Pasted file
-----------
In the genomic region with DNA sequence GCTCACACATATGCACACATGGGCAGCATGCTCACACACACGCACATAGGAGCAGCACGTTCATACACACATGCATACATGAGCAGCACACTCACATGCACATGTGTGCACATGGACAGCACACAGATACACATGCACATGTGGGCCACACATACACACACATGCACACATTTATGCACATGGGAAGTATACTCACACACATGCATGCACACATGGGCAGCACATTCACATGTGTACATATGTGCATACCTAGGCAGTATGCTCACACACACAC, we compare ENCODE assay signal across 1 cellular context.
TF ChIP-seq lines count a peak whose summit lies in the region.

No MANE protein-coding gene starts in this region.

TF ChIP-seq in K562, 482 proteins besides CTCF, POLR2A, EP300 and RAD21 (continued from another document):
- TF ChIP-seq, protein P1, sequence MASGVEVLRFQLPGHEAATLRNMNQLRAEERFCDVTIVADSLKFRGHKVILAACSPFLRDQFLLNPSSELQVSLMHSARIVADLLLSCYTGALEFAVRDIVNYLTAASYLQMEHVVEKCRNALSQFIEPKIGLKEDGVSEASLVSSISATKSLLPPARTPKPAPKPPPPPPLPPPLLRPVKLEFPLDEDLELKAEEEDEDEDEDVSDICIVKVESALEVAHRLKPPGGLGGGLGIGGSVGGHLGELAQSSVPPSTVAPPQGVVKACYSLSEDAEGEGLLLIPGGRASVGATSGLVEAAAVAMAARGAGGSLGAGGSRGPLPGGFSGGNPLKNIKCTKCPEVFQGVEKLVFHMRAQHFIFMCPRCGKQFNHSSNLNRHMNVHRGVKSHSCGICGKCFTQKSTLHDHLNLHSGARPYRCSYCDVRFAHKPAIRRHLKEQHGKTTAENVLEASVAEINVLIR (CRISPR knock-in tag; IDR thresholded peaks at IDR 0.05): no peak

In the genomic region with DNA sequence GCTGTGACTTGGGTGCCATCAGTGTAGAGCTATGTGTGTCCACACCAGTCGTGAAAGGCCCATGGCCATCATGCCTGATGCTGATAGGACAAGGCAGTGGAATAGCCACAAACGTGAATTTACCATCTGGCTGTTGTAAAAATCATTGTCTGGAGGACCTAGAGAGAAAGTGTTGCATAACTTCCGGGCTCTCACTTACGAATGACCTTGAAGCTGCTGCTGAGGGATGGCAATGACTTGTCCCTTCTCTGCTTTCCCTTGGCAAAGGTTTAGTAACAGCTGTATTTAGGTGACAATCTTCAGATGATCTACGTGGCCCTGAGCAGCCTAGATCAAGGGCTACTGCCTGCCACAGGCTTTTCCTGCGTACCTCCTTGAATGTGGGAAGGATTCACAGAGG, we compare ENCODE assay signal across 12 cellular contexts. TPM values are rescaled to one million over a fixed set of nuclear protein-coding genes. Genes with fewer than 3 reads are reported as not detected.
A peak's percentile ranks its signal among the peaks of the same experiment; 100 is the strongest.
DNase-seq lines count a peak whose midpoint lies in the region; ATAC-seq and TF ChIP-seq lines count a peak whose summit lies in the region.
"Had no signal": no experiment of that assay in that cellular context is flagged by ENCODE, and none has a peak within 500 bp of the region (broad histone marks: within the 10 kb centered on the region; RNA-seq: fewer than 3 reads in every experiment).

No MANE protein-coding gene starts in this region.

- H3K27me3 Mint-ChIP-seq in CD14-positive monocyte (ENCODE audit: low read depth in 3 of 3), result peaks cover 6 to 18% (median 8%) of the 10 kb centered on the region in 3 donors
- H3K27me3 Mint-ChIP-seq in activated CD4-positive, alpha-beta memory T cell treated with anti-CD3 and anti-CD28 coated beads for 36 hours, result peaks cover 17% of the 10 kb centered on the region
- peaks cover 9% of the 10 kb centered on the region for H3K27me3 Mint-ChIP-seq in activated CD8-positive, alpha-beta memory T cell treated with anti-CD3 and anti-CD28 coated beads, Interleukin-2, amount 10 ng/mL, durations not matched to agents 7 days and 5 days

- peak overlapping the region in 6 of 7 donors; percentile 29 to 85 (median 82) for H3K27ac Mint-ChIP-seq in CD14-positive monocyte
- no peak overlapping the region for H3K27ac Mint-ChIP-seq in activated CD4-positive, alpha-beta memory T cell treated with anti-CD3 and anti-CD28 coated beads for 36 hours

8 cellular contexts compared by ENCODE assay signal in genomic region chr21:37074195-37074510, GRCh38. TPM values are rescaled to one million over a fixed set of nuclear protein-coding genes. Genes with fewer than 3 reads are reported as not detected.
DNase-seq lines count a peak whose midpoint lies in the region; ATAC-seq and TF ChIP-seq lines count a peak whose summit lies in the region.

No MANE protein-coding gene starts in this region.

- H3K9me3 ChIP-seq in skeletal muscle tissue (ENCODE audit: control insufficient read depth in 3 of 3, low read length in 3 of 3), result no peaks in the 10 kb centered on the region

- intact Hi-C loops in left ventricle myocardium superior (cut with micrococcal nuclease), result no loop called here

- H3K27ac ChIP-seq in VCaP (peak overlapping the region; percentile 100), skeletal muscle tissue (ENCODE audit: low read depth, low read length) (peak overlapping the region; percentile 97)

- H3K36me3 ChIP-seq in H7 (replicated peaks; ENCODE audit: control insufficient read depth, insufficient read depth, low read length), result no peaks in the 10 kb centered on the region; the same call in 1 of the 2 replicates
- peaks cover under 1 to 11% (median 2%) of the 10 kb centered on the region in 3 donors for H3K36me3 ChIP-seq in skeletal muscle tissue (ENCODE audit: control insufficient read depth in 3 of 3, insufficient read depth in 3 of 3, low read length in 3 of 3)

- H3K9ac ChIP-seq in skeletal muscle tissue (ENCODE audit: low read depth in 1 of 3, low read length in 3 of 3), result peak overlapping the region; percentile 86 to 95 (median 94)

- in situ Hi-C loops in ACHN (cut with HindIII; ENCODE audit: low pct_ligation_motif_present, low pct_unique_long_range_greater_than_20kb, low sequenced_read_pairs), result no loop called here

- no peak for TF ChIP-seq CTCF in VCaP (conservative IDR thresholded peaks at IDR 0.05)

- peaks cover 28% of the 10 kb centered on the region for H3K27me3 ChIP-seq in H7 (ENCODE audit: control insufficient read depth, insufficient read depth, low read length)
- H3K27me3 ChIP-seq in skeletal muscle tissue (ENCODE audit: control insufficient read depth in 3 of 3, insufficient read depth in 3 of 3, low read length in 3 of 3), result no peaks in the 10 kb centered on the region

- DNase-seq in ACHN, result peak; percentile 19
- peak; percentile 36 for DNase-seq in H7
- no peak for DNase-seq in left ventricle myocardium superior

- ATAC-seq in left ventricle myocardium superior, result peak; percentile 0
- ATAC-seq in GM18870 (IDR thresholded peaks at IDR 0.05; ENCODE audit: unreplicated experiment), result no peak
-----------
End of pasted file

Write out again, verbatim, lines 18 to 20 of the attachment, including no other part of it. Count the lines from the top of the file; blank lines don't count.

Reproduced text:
No MANE protein-coding gene starts in this region.

- H3K9me3 ChIP-seq in skeletal muscle tissue (ENCODE audit: control insufficient read depth in 3 of 3, low read length in 3 of 3), result no peaks in the 10 kb centered on the region

- intact Hi-C loops in left ventricle myocardium superior (cut with micrococcal nuclease), result no loop called here